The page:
Wednesday Rewind: Event Horizon -The Shining in space by @V_for_vienetta

No, I don’t think it’s as good as The Shining – are you mental? But “…like The Shining in space, and then turns into Hellraiser at the end” is the first I ever heard of Event Horizon. It was 1997, we were visiting my Nan in Clapham and my Uncle (cousin really) Stuart had seen it the day before. ”Wow” I think I thought, “I have to see this RIGHT NOW”, I probably continued. So, six days later, my friend Chris and I hotfooted it down to the UGC at Brighton Marina for the 3:30pm showing. I recall watered-down coke and awful nachos. Ropey refreshments aside: We. Had. A. Blast. This is why. This is also why I still love it.

Yaargh! Spoiler Pirates says: Here be spoilers!

For those who haven’t seen it, allow me to briefly synopsis-ise you. We’re in the future. An experimental spaceship (the titular Event Horizon) suddenly re-appears after entering a black hole and vanishing seven years ago. A rescue team is dispatched to investigate, but wherever the ship has been it has brought something back with it. That something is not some sweets with a funny name for everyone in the office. All does not go well.

To start, the film begins by going around the back of the Paramount logo and into the stars and I love it when a film incorporates the studio’s logo. EVERY film should do that. There is some wonderfully inventive camerawork, an amazing shot of a space station that zooms out and spins 900 degrees being my favourite.

As well as costing nearly a third of the film’s budget (*high fives IMDB*) this made me feel a bit motion sick. That had never happened to me while watching a film before and the only time I’ve felt vaguely physically discombobulated in the cinema since was watching Jake Sully and co climb the cliff in Avatar. The first shots of the Event Horizon itself are also worth a mention, partially shrouded in cloud and lit by lightning in a decaying orbit, you are in no doubt that the ship is an intergalactic haunted house.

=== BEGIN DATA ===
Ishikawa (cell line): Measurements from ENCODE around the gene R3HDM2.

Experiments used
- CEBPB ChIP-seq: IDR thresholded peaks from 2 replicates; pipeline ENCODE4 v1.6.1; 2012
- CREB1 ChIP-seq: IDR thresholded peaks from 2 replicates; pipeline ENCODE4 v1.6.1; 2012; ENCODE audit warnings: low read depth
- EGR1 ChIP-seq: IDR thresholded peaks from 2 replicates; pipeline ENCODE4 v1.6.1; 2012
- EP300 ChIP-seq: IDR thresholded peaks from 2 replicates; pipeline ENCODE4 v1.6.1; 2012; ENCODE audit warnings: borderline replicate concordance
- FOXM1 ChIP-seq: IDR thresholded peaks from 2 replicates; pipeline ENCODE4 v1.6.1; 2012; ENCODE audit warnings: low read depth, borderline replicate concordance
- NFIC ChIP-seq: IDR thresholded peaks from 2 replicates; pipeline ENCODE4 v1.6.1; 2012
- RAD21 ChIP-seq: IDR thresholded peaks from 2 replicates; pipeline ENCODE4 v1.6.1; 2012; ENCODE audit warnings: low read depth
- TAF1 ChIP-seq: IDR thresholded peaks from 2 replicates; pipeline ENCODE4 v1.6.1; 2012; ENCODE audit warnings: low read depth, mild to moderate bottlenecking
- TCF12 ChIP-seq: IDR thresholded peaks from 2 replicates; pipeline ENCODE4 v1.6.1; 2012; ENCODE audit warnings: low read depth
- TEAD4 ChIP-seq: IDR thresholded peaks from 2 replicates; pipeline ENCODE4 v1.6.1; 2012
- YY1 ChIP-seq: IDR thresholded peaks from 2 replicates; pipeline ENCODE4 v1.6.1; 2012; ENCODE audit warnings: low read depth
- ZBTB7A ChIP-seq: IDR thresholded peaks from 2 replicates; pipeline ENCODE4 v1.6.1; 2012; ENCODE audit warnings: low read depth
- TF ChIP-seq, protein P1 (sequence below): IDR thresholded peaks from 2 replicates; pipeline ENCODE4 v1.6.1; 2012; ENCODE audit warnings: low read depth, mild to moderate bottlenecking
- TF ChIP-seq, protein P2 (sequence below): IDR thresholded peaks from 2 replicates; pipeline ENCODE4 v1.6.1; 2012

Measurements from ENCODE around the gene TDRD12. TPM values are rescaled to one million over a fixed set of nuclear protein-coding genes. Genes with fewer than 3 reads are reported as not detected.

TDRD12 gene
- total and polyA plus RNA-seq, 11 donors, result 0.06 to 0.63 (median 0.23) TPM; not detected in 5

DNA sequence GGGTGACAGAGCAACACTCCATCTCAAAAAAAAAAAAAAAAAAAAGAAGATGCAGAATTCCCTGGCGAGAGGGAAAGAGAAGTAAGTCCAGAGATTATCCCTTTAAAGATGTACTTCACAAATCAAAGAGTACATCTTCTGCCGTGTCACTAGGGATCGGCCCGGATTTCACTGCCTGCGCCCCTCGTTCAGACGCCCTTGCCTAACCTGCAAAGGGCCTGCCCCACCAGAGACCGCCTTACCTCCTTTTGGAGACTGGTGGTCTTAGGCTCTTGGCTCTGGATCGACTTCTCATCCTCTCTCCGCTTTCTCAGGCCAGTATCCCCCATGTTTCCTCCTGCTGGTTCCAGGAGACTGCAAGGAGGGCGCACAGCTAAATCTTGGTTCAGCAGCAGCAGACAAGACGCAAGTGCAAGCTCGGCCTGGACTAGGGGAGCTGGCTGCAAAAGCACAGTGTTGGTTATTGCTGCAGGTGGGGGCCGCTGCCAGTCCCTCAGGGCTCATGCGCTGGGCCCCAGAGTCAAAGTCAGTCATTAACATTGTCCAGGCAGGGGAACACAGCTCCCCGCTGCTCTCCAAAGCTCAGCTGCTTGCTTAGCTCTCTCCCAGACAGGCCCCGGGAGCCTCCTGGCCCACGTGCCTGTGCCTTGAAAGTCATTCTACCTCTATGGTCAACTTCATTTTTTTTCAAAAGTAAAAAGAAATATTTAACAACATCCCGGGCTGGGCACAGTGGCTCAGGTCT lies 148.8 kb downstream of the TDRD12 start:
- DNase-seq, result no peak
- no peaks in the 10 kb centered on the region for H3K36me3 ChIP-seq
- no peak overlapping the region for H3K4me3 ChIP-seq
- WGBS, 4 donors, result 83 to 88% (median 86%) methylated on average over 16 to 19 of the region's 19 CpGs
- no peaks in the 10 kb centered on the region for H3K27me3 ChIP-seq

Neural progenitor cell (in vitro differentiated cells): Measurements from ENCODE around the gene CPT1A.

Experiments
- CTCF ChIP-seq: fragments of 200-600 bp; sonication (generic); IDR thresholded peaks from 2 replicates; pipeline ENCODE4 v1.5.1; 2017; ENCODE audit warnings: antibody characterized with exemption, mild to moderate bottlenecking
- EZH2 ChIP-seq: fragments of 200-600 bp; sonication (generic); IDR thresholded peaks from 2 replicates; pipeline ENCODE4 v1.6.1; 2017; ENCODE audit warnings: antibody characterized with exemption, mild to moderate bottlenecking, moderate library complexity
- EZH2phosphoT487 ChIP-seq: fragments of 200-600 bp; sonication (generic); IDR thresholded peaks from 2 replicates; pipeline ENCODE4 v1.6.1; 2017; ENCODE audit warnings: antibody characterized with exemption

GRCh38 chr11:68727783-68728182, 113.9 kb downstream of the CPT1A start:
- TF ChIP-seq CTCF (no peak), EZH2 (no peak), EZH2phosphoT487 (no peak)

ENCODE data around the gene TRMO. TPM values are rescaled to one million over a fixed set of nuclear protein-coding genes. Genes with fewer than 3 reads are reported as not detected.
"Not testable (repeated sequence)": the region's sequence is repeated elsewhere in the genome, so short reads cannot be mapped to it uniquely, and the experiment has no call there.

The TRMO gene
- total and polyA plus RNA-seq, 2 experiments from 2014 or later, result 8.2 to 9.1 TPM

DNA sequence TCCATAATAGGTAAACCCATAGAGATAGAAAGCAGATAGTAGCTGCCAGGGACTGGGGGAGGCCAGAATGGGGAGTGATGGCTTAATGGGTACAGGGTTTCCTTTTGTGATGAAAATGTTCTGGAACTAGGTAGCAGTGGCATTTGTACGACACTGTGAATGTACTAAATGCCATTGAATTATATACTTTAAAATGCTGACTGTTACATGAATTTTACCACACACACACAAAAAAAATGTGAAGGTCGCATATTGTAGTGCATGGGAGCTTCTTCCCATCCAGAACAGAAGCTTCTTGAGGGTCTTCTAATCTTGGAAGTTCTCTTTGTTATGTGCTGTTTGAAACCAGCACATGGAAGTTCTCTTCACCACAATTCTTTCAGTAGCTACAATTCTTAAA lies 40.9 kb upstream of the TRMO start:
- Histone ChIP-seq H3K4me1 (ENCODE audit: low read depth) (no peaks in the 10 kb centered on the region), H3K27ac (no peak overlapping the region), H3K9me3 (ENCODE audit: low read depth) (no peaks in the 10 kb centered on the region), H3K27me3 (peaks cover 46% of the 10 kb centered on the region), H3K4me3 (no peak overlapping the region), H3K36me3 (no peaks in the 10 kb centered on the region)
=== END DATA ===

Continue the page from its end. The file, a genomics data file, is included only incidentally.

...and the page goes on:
The Rescue Team of the ‘Lewis and Clark’ are a great crew to spend 96 minutes alongside: Laurence Fishburne is Miller, a great Captain with a great Captain’s chair; Lord Jason Isaacs is DJ (“Trauma”), who while being a piss-poor translator of Latin, is always quick to tool up at the first sign of something being amiss; Sean Pertwee plays Smithy, who as well as having some great lines, manages to make cowardice seem cool; Joely Richardson is Starck and plays it hot, strong and unscreamy; conversely, the other female crew member, Peters, while not quite graduating from ‘The Veronica Cartwright School of Going To Pieces When Things Go To Pot On Your Spaceship’, still manages to give the viewer a feeling of not-sorry-to-see-her-offed-iness. Oh yes, and of course there’s Cooper the “life saver and the heart breaker”, who initially seems like a cock, but who you’ll be cheering for by the end, and Justin/”Baby Bear” who has DEAD, in bold, printed all over his youthful forehead from the second he opens his mouth. 

They are joined by Dr. Weir, played by Sam Neill, the Event Horizon’s designer. Apart from having to suck in his tummy for a couple of shots, he’s clearly having a whale of a time and also makes a pretty convincing Diet Cenobite in the final act. Plus, he does this scream.

The tech designs are excellent: the space suits are space-y, but grounded in reality; the clockwork airlock opening mechanism is steam punk-tastic: the neon green circuit board shafts where Sam Neill is terrorised by a blinded, dead wife are gorgeous; the futuristic nail gun is a cool and unexpected weapon, and Miller spinning the chamber and slapping the ammo in equates it to a 2033 six-shooter; then there’s the cherry: the ship’s Gravity Drive.

The action is well shot and set pieces like the air-lock rescue and Sean Pertwee’s final hurrah are exciting and suspenseful. Horror-wise it holds its own too; scares are built through atmosphere and unsettling imagery, instead of reliant on musical stings. To accompany the sense of dread, there are some nice and nasty instances of gore, such as DJ’s denouement and the log revealing what happened to the Event Horizon’s original crew. Apparently the film was originally 20 whole minutes gorier until a test audience gave it the thumbs down and the studio insisted on cuts (I’m closing IMDB now, I swear).

I said this was why I still love it. Well, it’s also why, thirteen years ago, Chris and I left Screen 2, briefly visited the Box Office, turned ‘round and went straight back in again for the 6pm showing.

1 comment:

  1. Nice one thumbs up! I'm so glad someone else referenced Hellraiser :). I swear I expected Pinhead to pop up at the end revealing that Event Horizon was actually one of the Hellraiser series and everyone who had seen it had kept it quite like the ending of Sixth Sense.